The death rattle of a piece of network equipment can be unnerving, particularly if you’re a service provider.
But, as they say, stuff happens. That’s why many manufacturers of Ethernet gear have taken advantage of the standard’s ability to generate a “dying gasp” signal that power is about to be lost.
For Montreal-based Fibrenoire Internet Inc., whose fibre optic network delivers Ethernet business services in Quebec and Ontario, the ability for its customer premise demarcation devices to generate such a signal became more important in the last year as the provider expanded.
It became a key reason why it began a search for a new device, one of several upgrades it made to the network.
But the effort was not only a lesson in picking the right features. It is also a lesson in why IT managers need to keep on good terms with their suppliers – and vice versa.
“We decided to switch because there was a lack of functionality and visibility on the network,” with the existing demarcation device, said Jean-Francois Levesque, the provider’s chief technology officer and co-founder.
Not only did it take up a lot of space, the devices needed to connect to a switch before linking to the fibre optic.
One of the most important capabilities any new device needed, he added, was the ability to send a “dying gasp” signal if it failed so his technicians would understand there was a power fault and not a cut in the fibre.
Last summer the provider tested demarcation devices from four suppliers – MRV Communications Inc., RAD Data Communications Ltd., Ciena Corp. and Cisco Systems Inc. – before settling on Ciena’s 3960 and 3920 Service Delivery Switches.
The Ciena switches delivered “dying gasp” signals more reliably than the others, Levesque said, and the price was right.
The 3960 is a 1U-sized device with redundant power supplies. It includes eight GbE and four 10 GbE ports, which gives Fibrenoire flexibility to offer a port for every service a customer wants to buy, Levesque added.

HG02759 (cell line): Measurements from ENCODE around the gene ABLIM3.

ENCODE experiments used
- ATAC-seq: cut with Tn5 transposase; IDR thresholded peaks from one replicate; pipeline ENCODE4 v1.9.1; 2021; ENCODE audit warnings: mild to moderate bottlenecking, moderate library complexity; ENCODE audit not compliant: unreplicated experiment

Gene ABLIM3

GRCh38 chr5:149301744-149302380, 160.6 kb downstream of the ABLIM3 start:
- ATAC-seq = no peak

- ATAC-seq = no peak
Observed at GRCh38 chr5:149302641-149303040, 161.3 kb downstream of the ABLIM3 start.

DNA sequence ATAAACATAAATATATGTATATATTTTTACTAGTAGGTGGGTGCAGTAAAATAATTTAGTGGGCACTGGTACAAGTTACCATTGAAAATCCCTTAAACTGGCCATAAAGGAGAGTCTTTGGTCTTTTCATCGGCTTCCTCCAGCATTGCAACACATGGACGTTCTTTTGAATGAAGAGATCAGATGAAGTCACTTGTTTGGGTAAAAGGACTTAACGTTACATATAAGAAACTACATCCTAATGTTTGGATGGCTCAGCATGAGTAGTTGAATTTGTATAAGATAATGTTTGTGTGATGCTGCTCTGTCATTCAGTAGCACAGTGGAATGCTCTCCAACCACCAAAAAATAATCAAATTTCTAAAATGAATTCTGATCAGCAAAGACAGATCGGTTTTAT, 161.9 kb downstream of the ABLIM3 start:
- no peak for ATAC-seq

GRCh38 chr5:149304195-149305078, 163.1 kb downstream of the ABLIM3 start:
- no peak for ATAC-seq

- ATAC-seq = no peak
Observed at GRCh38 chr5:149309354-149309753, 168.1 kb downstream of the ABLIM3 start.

Since the fall it has deployed six of them and 100 of the 3920s in customer sites.
The move was one of several the provider made as it upgraded its network. Founded in 2007 as a provider for businesses, the company decided to build a fibre optic-only network because it offers unlimited capacity. That proved right because today it can offer up to 10 GbE service.
When it decided to move into MPLS services, Fibrenoire realized the equipment it had wasn’t enough. With a network core based around Cisco Systems Inc.’s ASR 9000 Aggregation Services Routers, it first turned to the company’s 7600 series routers in the spring of 2010.
But when Cisco came out with the ME 3600X Ethernet Access Switch later that year, the company was determined to get them for their 10 Gbps speed and the ability to offer MPLS-based VPN services from within the access layer.
“We were the first in Canada to get the ME 3600X,” Levesque says proudly.
Adding the new Cisco routers and Ciena switches within a relatively short period of time put some pressure on his team, Levesque acknowledged. “The biggest problem was the manpower and the learning curve to configure and manage the services,” he said.
What is important, he said, is to “keep the vendor next to you” – if not literally, then figuratively.
For example, when a problem arose with switch shipments from Ciena [Nasdaq: CIEN], the manufacturer was quick to resolve the issue.
Similarly, whenever he had problems with the ME 3600X, Cisco [Nasdaq: CSCO] was quick to reply. It helped the equipment maker has a lab in Montreal. Levesque says he speaks twice a month to the ME 3600X’s architect and has a “direct line” to other product managers.
So when the ME 3600X launched, Leveque was quick to complain that it didn’t support the IPv6 protocol. Levesque admits he likely wasn’t the only customer to protest, but in the next software release that omission was corrected.
“We’re a small company,” Levesque says. “We’ve grown fast and we don’t do things like big companies do.” It helps when manufacturers are supportive.